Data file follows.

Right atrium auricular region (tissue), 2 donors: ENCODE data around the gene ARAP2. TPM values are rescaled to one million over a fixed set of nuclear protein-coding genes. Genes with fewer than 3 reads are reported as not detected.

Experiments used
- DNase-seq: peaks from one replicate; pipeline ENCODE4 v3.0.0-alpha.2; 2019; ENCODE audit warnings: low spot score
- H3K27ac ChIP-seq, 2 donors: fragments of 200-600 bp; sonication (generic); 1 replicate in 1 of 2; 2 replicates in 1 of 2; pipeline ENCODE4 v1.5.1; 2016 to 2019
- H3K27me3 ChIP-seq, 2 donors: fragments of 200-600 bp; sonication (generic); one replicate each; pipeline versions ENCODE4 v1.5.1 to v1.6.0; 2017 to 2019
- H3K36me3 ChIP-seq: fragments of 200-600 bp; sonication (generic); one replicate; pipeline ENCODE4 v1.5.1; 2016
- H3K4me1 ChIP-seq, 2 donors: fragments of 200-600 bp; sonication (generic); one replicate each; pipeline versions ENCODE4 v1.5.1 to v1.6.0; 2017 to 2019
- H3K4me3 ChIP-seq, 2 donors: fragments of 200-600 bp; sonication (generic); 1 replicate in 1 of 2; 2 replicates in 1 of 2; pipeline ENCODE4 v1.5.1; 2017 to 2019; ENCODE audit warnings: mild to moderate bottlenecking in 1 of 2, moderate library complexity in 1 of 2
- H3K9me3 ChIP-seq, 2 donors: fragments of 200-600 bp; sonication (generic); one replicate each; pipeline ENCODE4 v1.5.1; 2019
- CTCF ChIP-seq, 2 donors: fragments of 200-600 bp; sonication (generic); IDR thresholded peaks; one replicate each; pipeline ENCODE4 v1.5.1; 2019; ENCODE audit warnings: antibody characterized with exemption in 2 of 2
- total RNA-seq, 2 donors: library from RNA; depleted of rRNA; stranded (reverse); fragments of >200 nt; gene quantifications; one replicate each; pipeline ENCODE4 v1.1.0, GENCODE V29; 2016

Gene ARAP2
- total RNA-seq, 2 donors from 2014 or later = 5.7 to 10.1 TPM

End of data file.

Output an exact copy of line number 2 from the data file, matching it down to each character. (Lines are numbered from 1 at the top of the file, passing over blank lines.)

Experiments used